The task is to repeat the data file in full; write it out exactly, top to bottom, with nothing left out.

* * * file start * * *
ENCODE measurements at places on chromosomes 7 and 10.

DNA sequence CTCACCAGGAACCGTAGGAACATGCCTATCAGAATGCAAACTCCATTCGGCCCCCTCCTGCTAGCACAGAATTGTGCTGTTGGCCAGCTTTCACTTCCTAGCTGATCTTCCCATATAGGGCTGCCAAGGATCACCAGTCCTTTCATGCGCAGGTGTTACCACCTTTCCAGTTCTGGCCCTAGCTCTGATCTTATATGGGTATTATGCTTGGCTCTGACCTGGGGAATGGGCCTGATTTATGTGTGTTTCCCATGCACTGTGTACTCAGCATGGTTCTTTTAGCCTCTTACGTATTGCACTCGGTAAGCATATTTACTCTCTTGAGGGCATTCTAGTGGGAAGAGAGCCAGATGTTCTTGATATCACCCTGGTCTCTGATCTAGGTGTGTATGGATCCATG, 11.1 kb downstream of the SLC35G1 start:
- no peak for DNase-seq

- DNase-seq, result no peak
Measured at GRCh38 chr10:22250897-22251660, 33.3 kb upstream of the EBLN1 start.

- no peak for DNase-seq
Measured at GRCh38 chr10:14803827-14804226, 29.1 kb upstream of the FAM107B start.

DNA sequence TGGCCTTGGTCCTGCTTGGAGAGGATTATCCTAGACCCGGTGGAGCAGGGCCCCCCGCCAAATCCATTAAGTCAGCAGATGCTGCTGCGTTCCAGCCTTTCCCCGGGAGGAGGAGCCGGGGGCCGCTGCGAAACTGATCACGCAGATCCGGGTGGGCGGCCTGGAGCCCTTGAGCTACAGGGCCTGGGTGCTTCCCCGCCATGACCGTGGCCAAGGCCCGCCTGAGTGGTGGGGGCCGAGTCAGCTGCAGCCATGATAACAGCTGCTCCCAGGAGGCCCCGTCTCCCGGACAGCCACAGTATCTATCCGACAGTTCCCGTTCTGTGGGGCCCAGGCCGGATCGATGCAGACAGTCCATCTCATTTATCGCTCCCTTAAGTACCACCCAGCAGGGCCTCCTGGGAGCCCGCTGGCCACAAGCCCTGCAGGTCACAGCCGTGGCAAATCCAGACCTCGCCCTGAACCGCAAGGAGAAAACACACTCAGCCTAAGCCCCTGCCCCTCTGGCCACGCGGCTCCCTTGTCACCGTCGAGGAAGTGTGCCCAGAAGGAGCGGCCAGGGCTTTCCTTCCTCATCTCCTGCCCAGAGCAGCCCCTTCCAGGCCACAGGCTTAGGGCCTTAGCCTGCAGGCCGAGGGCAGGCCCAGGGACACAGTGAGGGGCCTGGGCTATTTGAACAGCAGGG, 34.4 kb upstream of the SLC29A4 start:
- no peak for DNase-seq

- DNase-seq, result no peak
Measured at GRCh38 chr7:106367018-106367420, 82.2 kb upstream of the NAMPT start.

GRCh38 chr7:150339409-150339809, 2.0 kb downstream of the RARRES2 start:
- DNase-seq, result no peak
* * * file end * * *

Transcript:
ENCODE measurements at places on chromosomes 7 and 10.

DNA sequence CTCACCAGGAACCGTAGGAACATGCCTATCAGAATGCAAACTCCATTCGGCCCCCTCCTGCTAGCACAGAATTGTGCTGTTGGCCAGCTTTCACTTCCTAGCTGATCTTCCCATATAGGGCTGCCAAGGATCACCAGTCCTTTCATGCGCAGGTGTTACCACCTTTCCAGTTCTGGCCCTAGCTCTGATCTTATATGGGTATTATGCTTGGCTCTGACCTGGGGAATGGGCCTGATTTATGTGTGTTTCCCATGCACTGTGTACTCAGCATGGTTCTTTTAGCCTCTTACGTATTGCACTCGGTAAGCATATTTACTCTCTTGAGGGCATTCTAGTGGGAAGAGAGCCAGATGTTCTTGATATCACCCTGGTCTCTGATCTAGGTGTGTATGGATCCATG, 11.1 kb downstream of the SLC35G1 start:
- no peak for DNase-seq

- DNase-seq, result no peak
Measured at GRCh38 chr10:22250897-22251660, 33.3 kb upstream of the EBLN1 start.

- no peak for DNase-seq
Measured at GRCh38 chr10:14803827-14804226, 29.1 kb upstream of the FAM107B start.

DNA sequence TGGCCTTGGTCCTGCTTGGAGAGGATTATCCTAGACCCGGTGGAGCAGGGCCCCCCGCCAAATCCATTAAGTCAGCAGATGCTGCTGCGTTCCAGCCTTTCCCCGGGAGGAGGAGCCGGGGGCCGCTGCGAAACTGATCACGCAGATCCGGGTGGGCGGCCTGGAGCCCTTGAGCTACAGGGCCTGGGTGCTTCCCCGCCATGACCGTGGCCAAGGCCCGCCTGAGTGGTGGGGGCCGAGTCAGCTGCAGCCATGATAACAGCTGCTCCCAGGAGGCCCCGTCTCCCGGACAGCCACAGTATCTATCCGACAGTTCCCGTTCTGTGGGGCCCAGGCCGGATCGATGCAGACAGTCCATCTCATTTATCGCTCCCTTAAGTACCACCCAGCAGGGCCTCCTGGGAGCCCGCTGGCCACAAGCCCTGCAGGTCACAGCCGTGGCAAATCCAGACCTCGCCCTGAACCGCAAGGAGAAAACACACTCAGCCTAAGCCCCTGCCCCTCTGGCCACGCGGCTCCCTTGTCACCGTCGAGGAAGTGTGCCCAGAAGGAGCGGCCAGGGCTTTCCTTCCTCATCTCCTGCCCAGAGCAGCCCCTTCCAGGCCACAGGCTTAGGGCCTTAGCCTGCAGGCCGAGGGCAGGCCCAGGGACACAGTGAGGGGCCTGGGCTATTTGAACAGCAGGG, 34.4 kb upstream of the SLC29A4 start:
- no peak for DNase-seq

- DNase-seq, result no peak
Measured at GRCh38 chr7:106367018-106367420, 82.2 kb upstream of the NAMPT start.

GRCh38 chr7:150339409-150339809, 2.0 kb downstream of the RARRES2 start:
- DNase-seq, result no peak